In order to strengthen its control of the Mongolian region and the defence of the country's northern borders, the Qing government established the Mulan Hunting Ground on the Mongolian grasslands, over 350 km from Beijing. Each year the Emperor would bring his ministers and his Eight Standard Royal troops, along with his family and concubines, to hunt at Mulan. To accommodate this entourage of several thousand people, 21 temporary palaces were built, among them the Mountain Resort (also known as the Rehe Temporary Imperial Palace) and its Outlying Temples.
Building began in 1703 and the last project was completed in 1792, covering the reigns of three successive emperors of the Qing dynasty. The work was carried out in two stages: from 1703 to 1714 opening up the lake area, construction of islets and dykes preparatory to building of palaces, pavilions and palace walls; and from 1741 to 1754 addition of further palaces and scenic gardens. Between 1713 and 1780 the Outlying Temples were also being built. With the collapse of the Qing dynasty in 1911 the resort was abandoned; restoration work began after the foundation of the People's Republic of China.
The Mountain Resort consists of the palace area and the landscape. The palace area, which covers 102,000 m2 , is in the south part of the resort, and this was the area where the Qing emperors lived, handled administrative matters and held ceremonies. It originally consisted of four groups of buildings, including the Main Hall, Songhe Hall, Wanhe Songfeng Palace and East Palace; the buildings are in traditional simple Chinese style, but with imperial solemnity.
The Lake Area, which covers 496,000 m2 in the south-eastern part of the resort, is laid out in accordance with traditional Chinese garden design, based on Chinese mythology. There are eight lakes and several groups of buildings which create a landscape similar to that of the region to the south of the Yangtze River.
The Plain Area, to the north of the Resort, covers 607,000 m2 and is divided into two parts - the western grasslands and the eastern forests. The former was used for horse-racing and the latter (also known as the Ten Thousand Tree Garden) was a political centre, used for receiving distinguished visitors. In the western part of the Ten Thousand Tree Garden is Wenjin Hall, one of the largest imperial libraries. Many other buildings are dotted around the landscape.
The Mountain Area, in the north-west of the resort, covers over 4 million m2 and consists of four large ravines: Zhengzi, Songlin, Lishu and Songyun. Only the ruins survive of the 40 groups of halls, pavilions, temples and monasteries that were once located in this area. The Outlying Temples were built to appease the ethnic minority peoples (Mongolians, Tibetans and others) and to strengthen the administration of the border regions. They consist of twelve lamaseries in different architectural styles.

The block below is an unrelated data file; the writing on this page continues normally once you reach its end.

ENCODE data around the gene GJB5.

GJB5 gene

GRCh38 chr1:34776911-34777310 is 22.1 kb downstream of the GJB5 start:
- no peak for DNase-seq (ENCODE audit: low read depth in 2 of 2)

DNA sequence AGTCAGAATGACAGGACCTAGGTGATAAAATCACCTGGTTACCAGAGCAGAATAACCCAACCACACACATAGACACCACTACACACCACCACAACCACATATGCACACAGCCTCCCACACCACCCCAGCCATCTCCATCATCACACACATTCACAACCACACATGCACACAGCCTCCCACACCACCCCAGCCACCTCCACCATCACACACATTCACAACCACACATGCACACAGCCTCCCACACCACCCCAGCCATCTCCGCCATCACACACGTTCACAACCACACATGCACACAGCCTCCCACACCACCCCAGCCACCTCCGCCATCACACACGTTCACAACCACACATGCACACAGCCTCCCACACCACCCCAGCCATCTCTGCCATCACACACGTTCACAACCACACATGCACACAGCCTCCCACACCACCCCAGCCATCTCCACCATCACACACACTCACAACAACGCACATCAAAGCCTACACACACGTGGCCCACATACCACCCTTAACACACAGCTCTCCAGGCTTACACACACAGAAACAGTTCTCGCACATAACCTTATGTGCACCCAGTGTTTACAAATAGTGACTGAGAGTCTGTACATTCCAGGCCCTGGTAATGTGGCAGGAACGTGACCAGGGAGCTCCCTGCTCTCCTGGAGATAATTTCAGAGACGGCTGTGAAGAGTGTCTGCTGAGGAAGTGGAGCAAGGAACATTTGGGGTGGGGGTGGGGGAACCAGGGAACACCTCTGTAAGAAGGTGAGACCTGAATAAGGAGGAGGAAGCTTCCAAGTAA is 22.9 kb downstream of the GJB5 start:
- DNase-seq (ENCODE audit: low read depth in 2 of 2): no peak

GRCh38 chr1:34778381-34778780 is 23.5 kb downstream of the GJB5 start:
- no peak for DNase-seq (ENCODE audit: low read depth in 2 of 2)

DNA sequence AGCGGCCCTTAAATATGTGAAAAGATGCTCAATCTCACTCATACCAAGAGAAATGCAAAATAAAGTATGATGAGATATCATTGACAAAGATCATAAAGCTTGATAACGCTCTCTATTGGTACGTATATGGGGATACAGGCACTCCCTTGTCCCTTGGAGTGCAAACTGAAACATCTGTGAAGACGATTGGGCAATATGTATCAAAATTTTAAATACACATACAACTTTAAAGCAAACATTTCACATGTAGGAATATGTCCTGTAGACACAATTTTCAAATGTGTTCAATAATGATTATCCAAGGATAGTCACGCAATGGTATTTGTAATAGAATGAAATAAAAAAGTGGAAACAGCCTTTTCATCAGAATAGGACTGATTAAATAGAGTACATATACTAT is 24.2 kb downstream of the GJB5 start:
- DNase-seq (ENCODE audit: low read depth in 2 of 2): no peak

The combination of the Han and Tibetan styles of architecture is a major feature of the other Outlying Temples (Punin, Puyou, Anyuan and Pule). The front parts of the temples are in Han style and the rear in Tibetan style. They are especially notable for the technological and artistic skills in the images that they house, such as the Shanglewang Buddha in the Pule Temple and the Goddess of Mercy in the Puning Temple.Source: UNESCO/CLT/WHC
In order to strengthen its control of the Mongolian region and the defence of the country's northern borders, the Qing government established the Mulan Hunting Ground on the Mongolian grasslands, over 350 km from Beijing. Each year the Emperor would bring his ministers and his eight Standard Royal troops, along with his family and concubines, to hunt at Mulan. To accommodate this entourage of several thousand people, 21 temporary palaces were built, among them the Mountain Resort (also known as the Rehe Temporary Imperial Palace) and its Outlying Temples.
Building began in 1703 and the last project was completed in 1792, covering the reigns of three successive Emperors of the Qing Dynasty (Kang Xi, Yong Zheng, and Qian Long). The work was carried out in two stages:
1703-14 Opening up of the lake area, construction of islets and dykes, preparatory to building of palaces, pavilions, and palace walls.
1741-54 Addition of further palaces and scenic gardens. Between 1713 and 1780 the Outlying Temples were also being built. With the collapse of the Qing Dynasty in 1911the resort was abandoned; restoration workSource: Advisory Body Evaluation